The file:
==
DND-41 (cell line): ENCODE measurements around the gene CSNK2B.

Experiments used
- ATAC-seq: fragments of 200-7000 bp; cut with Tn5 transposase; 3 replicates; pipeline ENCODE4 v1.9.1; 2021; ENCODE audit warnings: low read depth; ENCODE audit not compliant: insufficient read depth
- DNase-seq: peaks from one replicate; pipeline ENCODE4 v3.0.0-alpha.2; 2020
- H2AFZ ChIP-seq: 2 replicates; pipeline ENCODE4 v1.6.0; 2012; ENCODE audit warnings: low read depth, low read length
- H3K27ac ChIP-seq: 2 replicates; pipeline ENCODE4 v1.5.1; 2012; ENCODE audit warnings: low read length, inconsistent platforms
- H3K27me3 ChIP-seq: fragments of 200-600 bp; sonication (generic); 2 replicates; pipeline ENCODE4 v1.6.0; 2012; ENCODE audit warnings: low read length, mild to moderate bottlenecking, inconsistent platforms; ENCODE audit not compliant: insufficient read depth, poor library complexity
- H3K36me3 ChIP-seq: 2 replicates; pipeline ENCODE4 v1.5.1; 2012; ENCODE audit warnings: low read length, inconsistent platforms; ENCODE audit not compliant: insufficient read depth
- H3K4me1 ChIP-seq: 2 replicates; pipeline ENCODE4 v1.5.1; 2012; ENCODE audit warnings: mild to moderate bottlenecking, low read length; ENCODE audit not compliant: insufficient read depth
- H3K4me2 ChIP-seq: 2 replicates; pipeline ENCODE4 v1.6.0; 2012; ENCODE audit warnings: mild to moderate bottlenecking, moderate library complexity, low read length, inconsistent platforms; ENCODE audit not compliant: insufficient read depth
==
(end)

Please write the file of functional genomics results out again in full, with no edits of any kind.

DND-41 (cell line): ENCODE measurements around the gene CSNK2B.

Experiments used
- ATAC-seq: fragments of 200-7000 bp; cut with Tn5 transposase; 3 replicates; pipeline ENCODE4 v1.9.1; 2021; ENCODE audit warnings: low read depth; ENCODE audit not compliant: insufficient read depth
- DNase-seq: peaks from one replicate; pipeline ENCODE4 v3.0.0-alpha.2; 2020
- H2AFZ ChIP-seq: 2 replicates; pipeline ENCODE4 v1.6.0; 2012; ENCODE audit warnings: low read depth, low read length
- H3K27ac ChIP-seq: 2 replicates; pipeline ENCODE4 v1.5.1; 2012; ENCODE audit warnings: low read length, inconsistent platforms
- H3K27me3 ChIP-seq: fragments of 200-600 bp; sonication (generic); 2 replicates; pipeline ENCODE4 v1.6.0; 2012; ENCODE audit warnings: low read length, mild to moderate bottlenecking, inconsistent platforms; ENCODE audit not compliant: insufficient read depth, poor library complexity
- H3K36me3 ChIP-seq: 2 replicates; pipeline ENCODE4 v1.5.1; 2012; ENCODE audit warnings: low read length, inconsistent platforms; ENCODE audit not compliant: insufficient read depth
- H3K4me1 ChIP-seq: 2 replicates; pipeline ENCODE4 v1.5.1; 2012; ENCODE audit warnings: mild to moderate bottlenecking, low read length; ENCODE audit not compliant: insufficient read depth
- H3K4me2 ChIP-seq: 2 replicates; pipeline ENCODE4 v1.6.0; 2012; ENCODE audit warnings: mild to moderate bottlenecking, moderate library complexity, low read length, inconsistent platforms; ENCODE audit not compliant: insufficient read depth